The history of labour is so fascinating, as is the science behind what our bodies actually *do* when we labour, and having that pragmatic understanding was key in knowing how to best support myself mentally and physically during the process. I read a ton (however this book and this one were my favourites), and we took an in-person HypnoBirthing course that I cannot recommend highly enough. It helped put everything we had learned into physical practice, and gave us incredibly useful tools to help with my comfort while labouring.
One thing that was very important to me the whole way through was to completely and wholeheartedly trust my body and know that its capable of magical things (I mean, it made a human! With toes! And eyeballs! All on its own!) That meant that I wanted to avoid medical intervention such as membrane sweeps, cervical checks, and (especially) an induction at all costs. I went into it with an open mind, knowing that I’d do whatever needed to be done to bring our baby earthside safely, but really coming from a place of empowerment, knowing (and fully trusting) in my soul that my body would do what it’s supposed to do when it’s ready to. We made this very clear to our midwives, and when our girl hadn’t arrived on her estimated due date they agreed to let us go an additional two weeks before any intervention, so long as we agreed to an ultrasound on day 7 to ensure she was still happy and healthy in there.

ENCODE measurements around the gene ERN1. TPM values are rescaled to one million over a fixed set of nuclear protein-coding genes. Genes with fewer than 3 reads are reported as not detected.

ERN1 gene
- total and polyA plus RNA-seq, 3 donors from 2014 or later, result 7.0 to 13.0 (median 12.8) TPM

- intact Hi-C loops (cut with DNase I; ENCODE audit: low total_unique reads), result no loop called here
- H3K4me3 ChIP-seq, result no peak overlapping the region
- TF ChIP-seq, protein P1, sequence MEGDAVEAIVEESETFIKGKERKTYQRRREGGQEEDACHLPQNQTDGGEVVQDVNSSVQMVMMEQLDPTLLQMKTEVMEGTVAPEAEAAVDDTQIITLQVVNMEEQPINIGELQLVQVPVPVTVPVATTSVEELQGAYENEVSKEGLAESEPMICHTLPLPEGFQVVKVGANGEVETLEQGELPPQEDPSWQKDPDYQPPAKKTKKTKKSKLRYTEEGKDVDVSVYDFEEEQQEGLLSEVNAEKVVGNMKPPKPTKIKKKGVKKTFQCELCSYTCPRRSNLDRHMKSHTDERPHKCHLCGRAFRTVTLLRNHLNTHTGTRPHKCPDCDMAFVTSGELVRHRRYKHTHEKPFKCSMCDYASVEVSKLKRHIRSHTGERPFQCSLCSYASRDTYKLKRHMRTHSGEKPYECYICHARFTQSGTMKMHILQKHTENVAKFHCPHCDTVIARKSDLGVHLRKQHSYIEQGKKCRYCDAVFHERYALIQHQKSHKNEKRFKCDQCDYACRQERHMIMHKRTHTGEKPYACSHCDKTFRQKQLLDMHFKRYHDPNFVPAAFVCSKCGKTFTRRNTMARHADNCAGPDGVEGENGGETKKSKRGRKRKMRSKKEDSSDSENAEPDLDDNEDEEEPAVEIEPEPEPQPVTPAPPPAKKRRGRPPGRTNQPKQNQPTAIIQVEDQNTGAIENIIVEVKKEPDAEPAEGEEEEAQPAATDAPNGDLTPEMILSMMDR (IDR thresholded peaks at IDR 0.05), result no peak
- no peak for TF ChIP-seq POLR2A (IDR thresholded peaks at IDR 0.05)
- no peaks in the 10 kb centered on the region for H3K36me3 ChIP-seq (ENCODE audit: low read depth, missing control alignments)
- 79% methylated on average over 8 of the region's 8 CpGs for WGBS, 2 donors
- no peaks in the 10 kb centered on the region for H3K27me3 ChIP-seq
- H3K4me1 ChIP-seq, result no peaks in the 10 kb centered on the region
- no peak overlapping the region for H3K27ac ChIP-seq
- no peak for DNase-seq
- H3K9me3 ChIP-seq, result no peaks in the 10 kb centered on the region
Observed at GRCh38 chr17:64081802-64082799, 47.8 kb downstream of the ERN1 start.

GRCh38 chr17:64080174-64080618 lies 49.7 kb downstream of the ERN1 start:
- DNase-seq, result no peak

In the early hours of April 7th, exactly a week after Ivy’s March 31st “due date”, I kept waking up to some pretty intense cramping. They felt very much like strong period cramps. Not pain, per se, but more like an off and on ache. I started timing them, but they were pretty inconsistent. It was the morning of said ultrasound, and when arrived at our midwives appointment I was told to just ignore them as they were likely just Braxton Hicks surges* and they’d come and go – potentially for another week. Admittedly, this made me nervous. The surges I had experienced off and on all morning were totally manageable, but they definitely had an intensity to them and the thought of them just being practice surges made me apprehensive for the real thing.